Just like a perfect white coat or a string of pearls, white gardens exude a classic charm. They are classically elegant and never appear to go out of style. If you’re trying to liven up your house or try something new this year, it’s not hard to add a bit of white with flowers, fences and other elements for some oh-so-sweet cabin style, to create a relaxing backyard escape or dress up your front yard.
Wallace Landscape Associates
1. Welcome with whitened. This beautiful entry is balanced with a white flowering dogwood (Cornus kousa, zones 5 to 8) and framed by a split-rail fence. The look is formal but not stuffy, and the fence matches the scale and style of their clapboard buildings.
Denise Dering Design
2. Install a fence for curb appeal. A low fence like this is both playful and appropriate. Filled with roses and fronted with mounding perennials, it creates a welcome entry from the street or sidewalk. The fence can be strung with greens and lights in the winter season.
D’Urso Landscape Design
3. Display a driveway with white pickets. This curved picket fence mitigates unwanted views of cars that may be parked in the driveway, providing the yard a cohesive look. A mix of sun-loving plants softens the hardscape and its exterior.
4. Top fence panels with lattice. Let’s face it, white fencing can be hard on the eye, therefore soften it with lattice panels like these. Notice the sweet autumn clematis (Clematis terniflora, zones 5 to 9), a fantastic white flowering vine, on the brick pergola.
Frederick + Frederick Architects
5. Mark an entry. Arbors make excellent focal points. As an alternative to traditional wood, which needs regular maintenance, look for structures created out of a white composite material, like Azek, for simple care and durability. Experiment with blossom roses and string white lighting for nighttime garden wayfinding.
Deborah Cerbone Associates, Inc..
6. Build a white pergola. There is nothing like a well-built pergola to offer shade and respite outside. If your house is white, consider a fitting pergola — a bonus room from which to relish the view. Flank it with silver and white plants, framed in a classic boxwood parterre for classical elegance.
7. Frame a garden room. White rising roses onto an arched metal arbor form a romantic entry to a yard enclosure at this San Francisco home. Light-colored fabrics catch the eye and keep loungers cool in the heat while a backdrop of older cedars helps to make the blooming roses stick out.
8. Make chairs a focus. This set of white sling-back canvas chairs pops out of the dappled shade within this cabin garden in Portland, Oregon, where chic meets hip beneath the green foliage of hostas, azaleas and white variegated brunnera (Brunnera ‘Jack Frost’, zones 3 to 8).
Aiken House & Gardens
9. String a hammock. Got a great deal of colour in your flower borders? White goes with everything, and a traditional rope hammock is a practical means to enjoy the scenery. Additionally, it is easy to take down and store at the close of the season.
Austin Ganim Landscape Design
10. Mix white with water. Classical urns with white chaise longues balance well with the creamy blossoms of smooth hydrangeas (Hydrangea arborescens ‘Annabelle’, zones 3 to 9) within this Connecticut poolside garden.
11. Install a white bench. I really like the elegance and simplicity of this beautiful bench placed beneath mature trees. It’s a work of art, with ornamental appeal, but provides comfort and relaxation.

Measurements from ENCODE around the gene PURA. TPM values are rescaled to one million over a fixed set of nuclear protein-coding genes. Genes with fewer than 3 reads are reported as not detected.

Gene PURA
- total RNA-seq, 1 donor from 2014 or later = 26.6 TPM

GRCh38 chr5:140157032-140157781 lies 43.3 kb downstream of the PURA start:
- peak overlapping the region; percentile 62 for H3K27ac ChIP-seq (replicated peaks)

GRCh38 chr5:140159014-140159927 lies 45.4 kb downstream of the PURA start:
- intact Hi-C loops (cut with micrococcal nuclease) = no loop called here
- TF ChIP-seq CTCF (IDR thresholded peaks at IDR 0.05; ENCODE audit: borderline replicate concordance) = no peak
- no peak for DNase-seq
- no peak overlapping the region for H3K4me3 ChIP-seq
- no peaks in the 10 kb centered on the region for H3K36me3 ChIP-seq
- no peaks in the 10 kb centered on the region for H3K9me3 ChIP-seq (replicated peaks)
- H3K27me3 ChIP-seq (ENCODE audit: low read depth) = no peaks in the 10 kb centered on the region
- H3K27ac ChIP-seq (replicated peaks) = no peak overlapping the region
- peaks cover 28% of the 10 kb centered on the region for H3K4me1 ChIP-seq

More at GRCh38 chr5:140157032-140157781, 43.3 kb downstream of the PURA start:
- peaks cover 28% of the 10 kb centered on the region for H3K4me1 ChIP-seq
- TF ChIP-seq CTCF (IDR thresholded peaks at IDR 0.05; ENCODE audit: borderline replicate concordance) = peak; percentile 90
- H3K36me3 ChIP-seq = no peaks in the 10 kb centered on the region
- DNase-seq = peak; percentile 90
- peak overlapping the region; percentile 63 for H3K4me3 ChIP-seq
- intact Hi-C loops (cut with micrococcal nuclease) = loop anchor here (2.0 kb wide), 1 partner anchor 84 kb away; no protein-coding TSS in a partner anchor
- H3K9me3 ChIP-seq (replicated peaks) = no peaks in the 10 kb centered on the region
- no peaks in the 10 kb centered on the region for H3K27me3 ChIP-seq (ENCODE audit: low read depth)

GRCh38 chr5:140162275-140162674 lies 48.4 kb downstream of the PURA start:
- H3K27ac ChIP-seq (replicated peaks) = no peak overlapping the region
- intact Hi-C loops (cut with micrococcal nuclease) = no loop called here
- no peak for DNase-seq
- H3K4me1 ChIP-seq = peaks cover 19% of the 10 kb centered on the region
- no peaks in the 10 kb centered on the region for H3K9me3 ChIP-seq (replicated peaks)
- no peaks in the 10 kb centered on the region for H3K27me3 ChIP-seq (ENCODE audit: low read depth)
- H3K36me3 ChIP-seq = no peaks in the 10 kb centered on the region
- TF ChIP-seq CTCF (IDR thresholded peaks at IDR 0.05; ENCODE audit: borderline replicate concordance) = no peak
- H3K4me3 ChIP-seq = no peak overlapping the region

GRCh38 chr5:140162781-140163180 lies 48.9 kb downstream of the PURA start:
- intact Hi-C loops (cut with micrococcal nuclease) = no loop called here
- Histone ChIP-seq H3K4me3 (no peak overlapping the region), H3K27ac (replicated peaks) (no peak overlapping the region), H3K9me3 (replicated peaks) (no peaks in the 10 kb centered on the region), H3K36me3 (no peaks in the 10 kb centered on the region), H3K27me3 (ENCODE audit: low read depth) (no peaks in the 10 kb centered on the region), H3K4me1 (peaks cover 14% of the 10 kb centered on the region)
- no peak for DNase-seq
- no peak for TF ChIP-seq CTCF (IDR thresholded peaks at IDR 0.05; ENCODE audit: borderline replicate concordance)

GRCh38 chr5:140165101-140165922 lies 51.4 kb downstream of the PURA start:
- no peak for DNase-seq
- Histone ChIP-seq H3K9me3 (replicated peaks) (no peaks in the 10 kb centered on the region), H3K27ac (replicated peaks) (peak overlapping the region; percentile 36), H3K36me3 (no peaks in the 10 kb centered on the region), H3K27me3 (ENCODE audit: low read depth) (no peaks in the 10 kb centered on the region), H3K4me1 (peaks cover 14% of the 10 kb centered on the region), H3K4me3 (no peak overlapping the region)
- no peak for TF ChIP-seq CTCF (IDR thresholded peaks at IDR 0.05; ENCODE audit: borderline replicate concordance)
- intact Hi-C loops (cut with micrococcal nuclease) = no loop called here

12. Create a little space feel larger. Short on space? Make it feel somewhat less cramped by employing white, as revealed in this rooftop garden. The crisp fabric of the chair cushion allows for a constant scene change with bold colored cushions, cut flowers and ornamental accents.
Margie Grace – Grace Design Associates
13. Go for classic style. White roses are a girl’s best friend (or is that diamonds?)) . Whatever your taste, a lush urn overflowing with blossoms can make the heart swell. And did I mention the scent?
Westover Landscape Design, Inc..
14. Grace a doorway with climbers. White clematis proves with style. Give it support and shade its origins with smaller plants around the bottom of the container, like variegated sedge (Carex morrowii ‘Ice Dance’) or trendy chartreuse coleus.
15. Mount a white birdhouse at a flower border. A whimsical birdhouse makes a fantastic companion to snowy lilies, garden phlox (Phlox paniculata ‘David’) and smooth hydrangeas within this coastal Maine garden.
Verdance Landscape Design
16. Anchor tall plantings. In this San Francisco garden, white tulips lend a pristine formality into a brick-edged, curved rock walkway. Punctuated with columnar evergreens, the look is bright and understated, and can be readily switched once the flowers fade.
Westover Landscape Design, Inc..
17. Fill a room with shrubs. Utilize panicle hydrangea (Hydrangea paniculata ‘Limelight’, zones 3 to 8) with frothy Japanese forest grass (Hakonechloa macro ‘Aureola’) to display a fence and create a complete border with a great deal of visual attention.
Genus Loci Ecological Landscapes Inc..
18. Build a border. When designing white, keep in mind that trees deliver big impact, as shown in this Toronto garden, that has a line of white birch put against a construction as a thoughtful display with harmonious repetition.
19. Design for seasonal impact. In Vancouver, Washington, a stately grid of white flowering trees lends timeless appeal to a formal garden parterre centered around one blue focus. The look is fresh and pure, crisp and deliberately controlled — sophistication redefined.
20. Use plants. White variegated brunnera (Brunnera macrophylla ‘Jack Frost’) is one of the best perennials for Growing shade, and its blue flowers are a joy.
Plant guides: Find white flowers for your own climate
More: What To Do in Your Garden Now